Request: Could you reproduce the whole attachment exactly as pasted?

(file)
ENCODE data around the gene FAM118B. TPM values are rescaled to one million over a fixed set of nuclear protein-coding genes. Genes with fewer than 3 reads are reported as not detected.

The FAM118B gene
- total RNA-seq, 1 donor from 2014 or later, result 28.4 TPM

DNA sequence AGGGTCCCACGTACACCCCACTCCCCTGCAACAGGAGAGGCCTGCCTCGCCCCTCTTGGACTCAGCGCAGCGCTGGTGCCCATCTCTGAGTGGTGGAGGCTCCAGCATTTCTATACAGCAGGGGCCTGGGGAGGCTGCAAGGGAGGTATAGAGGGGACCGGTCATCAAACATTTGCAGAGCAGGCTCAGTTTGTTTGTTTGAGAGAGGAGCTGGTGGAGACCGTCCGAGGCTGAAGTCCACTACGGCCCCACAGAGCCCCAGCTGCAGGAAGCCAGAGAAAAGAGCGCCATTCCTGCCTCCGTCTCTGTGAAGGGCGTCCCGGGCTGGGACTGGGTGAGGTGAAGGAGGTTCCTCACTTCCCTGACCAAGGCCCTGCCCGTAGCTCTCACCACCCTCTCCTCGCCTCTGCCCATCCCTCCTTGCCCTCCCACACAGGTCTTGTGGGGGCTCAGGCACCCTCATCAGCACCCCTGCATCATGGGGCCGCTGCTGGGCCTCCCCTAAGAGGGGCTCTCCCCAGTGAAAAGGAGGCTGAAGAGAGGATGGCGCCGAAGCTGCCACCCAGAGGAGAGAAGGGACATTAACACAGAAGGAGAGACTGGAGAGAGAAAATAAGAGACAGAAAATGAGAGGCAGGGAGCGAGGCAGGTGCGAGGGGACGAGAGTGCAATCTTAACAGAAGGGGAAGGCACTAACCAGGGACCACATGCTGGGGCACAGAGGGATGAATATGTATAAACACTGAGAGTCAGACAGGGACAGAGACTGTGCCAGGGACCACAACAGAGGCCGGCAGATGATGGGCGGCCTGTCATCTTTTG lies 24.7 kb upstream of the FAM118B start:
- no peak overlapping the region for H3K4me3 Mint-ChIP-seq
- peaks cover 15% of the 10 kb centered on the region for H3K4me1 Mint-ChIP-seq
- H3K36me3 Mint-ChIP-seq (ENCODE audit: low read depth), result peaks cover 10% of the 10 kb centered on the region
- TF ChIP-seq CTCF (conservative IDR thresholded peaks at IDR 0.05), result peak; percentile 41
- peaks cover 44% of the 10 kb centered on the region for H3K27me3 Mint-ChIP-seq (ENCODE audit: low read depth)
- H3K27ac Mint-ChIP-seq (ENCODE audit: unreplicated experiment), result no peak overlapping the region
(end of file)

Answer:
ENCODE data around the gene FAM118B. TPM values are rescaled to one million over a fixed set of nuclear protein-coding genes. Genes with fewer than 3 reads are reported as not detected.

The FAM118B gene
- total RNA-seq, 1 donor from 2014 or later, result 28.4 TPM

DNA sequence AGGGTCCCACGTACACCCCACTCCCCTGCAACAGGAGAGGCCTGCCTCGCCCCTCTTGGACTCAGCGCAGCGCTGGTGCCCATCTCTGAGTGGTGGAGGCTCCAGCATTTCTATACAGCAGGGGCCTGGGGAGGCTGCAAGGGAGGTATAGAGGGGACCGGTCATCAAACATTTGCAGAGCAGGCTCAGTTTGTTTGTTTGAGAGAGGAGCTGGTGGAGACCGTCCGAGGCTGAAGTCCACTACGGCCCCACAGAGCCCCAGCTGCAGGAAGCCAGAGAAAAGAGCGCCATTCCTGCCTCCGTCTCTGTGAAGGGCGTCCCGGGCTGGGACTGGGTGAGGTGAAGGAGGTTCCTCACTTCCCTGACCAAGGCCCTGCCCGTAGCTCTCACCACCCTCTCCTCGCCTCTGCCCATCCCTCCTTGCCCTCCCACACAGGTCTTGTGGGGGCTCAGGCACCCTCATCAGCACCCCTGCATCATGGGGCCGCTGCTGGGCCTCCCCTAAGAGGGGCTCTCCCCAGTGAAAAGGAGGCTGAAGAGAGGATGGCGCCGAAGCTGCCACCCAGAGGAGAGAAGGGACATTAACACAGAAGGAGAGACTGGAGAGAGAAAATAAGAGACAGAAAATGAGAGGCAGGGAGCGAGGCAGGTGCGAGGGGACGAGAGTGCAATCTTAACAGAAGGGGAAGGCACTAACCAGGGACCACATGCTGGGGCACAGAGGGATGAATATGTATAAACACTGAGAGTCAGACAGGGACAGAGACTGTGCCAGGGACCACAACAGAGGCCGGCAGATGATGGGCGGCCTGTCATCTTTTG lies 24.7 kb upstream of the FAM118B start:
- no peak overlapping the region for H3K4me3 Mint-ChIP-seq
- peaks cover 15% of the 10 kb centered on the region for H3K4me1 Mint-ChIP-seq
- H3K36me3 Mint-ChIP-seq (ENCODE audit: low read depth), result peaks cover 10% of the 10 kb centered on the region
- TF ChIP-seq CTCF (conservative IDR thresholded peaks at IDR 0.05), result peak; percentile 41
- peaks cover 44% of the 10 kb centered on the region for H3K27me3 Mint-ChIP-seq (ENCODE audit: low read depth)
- H3K27ac Mint-ChIP-seq (ENCODE audit: unreplicated experiment), result no peak overlapping the region